iPhones Are Really F*cking Expensive
By Phil Downing
Before you go and blow all that hard-earned cash on car and mortgage payments maybe you should use that money as collateral on a new loan for your cell phone.
The Apple iPhone, which combines the technologies of an MP3 player, cell phone and the Internet, was released to the public June 29, 2007 for the whopping price of $599. The device that is widely considered a revolutionary invention, was developed in a deal that was unique and revolutionary in its own right. Apple approached AT&T with a proposition: Apple creates an advanced smartphone that creates synergy between mp3 players, the Internet and cellular telephony while AT&T pays for the development of the device in return for 5 years of exclusive selling rights. This deal deviated from the classic relationship of cell phone developers and service providers by turning the structure of the industry on its head. Historically, service providers had controlled what phones and features a developer would create by threatening to withhold access to service. Now, service providers cannot control the market and instead are seeking joint ventures with cell phone developers.
After following through on its deal with Apple, AT&T reportedly invested over $150 million in the development of the first generation iPhone.
Although the iPhone was produced by Apple and AT&T, the phone is manufactured by Foxconn, a contracted manufacturer based in Taiwan. Foxconn also manufactures the iPod and iPad for Apple.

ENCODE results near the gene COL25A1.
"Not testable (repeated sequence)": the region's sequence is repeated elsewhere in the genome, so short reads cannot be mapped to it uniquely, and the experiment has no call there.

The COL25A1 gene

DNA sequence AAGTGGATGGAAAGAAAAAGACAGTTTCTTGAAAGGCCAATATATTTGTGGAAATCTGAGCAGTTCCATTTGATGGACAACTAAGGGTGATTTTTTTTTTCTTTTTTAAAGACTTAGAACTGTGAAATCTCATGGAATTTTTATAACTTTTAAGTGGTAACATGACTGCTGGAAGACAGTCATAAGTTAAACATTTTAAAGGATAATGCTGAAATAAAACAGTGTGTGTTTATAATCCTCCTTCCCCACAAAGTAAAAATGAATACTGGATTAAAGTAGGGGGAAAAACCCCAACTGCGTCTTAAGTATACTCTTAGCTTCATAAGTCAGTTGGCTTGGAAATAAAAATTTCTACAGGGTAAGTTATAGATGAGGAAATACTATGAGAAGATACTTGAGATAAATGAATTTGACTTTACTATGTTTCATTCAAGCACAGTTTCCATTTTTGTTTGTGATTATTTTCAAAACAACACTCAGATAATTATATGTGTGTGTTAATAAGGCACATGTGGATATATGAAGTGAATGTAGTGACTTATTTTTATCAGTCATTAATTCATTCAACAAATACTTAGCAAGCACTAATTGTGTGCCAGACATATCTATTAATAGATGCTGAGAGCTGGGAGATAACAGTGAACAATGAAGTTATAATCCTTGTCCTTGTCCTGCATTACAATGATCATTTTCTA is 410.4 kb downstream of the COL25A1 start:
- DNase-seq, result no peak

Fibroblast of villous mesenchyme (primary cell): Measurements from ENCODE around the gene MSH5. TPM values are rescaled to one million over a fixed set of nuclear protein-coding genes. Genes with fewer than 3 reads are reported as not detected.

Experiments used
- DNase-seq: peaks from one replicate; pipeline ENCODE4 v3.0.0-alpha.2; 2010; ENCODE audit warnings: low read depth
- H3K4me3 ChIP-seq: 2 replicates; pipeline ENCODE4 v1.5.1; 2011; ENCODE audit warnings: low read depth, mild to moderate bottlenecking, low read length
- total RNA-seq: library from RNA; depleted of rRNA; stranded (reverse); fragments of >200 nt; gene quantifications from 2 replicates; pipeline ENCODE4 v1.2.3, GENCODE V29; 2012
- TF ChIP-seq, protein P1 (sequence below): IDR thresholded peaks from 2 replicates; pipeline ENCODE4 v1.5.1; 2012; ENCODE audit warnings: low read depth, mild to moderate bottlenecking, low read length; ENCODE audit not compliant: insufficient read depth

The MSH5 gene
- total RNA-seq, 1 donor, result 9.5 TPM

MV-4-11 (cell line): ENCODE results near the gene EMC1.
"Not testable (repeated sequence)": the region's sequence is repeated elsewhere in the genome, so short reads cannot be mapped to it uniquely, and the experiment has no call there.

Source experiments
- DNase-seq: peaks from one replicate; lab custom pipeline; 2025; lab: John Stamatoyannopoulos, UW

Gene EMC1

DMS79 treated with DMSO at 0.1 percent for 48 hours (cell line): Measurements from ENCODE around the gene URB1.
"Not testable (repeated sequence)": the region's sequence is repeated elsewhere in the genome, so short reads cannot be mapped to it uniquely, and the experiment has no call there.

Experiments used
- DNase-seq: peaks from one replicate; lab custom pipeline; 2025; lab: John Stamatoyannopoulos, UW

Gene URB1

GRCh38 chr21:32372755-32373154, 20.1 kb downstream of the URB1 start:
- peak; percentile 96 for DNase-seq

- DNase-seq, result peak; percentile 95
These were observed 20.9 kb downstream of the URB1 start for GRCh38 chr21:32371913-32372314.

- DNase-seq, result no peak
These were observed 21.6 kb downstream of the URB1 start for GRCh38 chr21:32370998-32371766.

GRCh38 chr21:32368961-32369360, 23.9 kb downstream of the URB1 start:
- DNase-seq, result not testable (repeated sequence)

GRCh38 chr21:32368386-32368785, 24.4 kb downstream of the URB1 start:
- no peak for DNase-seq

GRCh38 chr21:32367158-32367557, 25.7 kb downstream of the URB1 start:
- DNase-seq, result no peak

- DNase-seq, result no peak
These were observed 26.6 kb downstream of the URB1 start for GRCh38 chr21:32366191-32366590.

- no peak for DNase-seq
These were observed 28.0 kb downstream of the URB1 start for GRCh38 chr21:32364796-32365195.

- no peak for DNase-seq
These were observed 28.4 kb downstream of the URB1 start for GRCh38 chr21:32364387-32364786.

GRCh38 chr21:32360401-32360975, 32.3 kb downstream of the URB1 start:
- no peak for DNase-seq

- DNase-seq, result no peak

The original generation iPhone cost $599 on its release date. However, to the dismay of many tech-head early purchasers, the price dropped by $200 within two months of the phone’s release to target a bigger audience.
The third generation (3G) iPhone models are sold through AT&T from prices ranging between $199 and $99. At first glance the iPhones prices do not seem extremely high for such an advanced phone because AT&T subsidizes most of its cost, paying Apple around $300 per iPhone. The price reductions for the iPhone 3G and new customers momentarily allowed Apple to become the third largest cell phone company in the world by revenue when it surpassed Research In Motion’s Blackberry in 2009.
However, what many customers fail to see is that the earlier stipulated prices are only available if you ink a new two-year service contract with AT&T and pay an additional $30 per month for data charges (an extra $720 over the two-year contract).
The increased service plans have bolstered major increases in AT&T’s profits. According to Nielsen ratings 98% of iPhone users have data plans. Nielsen also says that 88% percent of iPhone users operate the Internet on their phones (4x as likely as other phone users), which AT&T collects fees for.
The iPhone can be seen as a high-end commodity, as 40 percent of iPhone users have an annual income of over US$100,000. Apple targets a global consumer base for the iPhone by selling it in over 80 countries. Aside from geography, the iPhone has a widespread audience across all ages.
Despite hefty price tags, there have been 33 million iPhones sold worldwide, 6.4 million of which were bought in the United States. The iPhone 3G and 3GS versions are the highest selling models of the phone worldwide, outselling the first generation iPhone in its first quarter of availability.
Despite a recession people are willing to fork over a lot of money for the new must-have commodity. The iPhone is mainly owned by high income consumers. Even though the price of the iPhone has gone down that is only because AT&T is paying for part of your purchase in order to rope you into paying them even more money over the next two years. No matter how low the initial cost is, the iPhone is still a really expensive cell phone.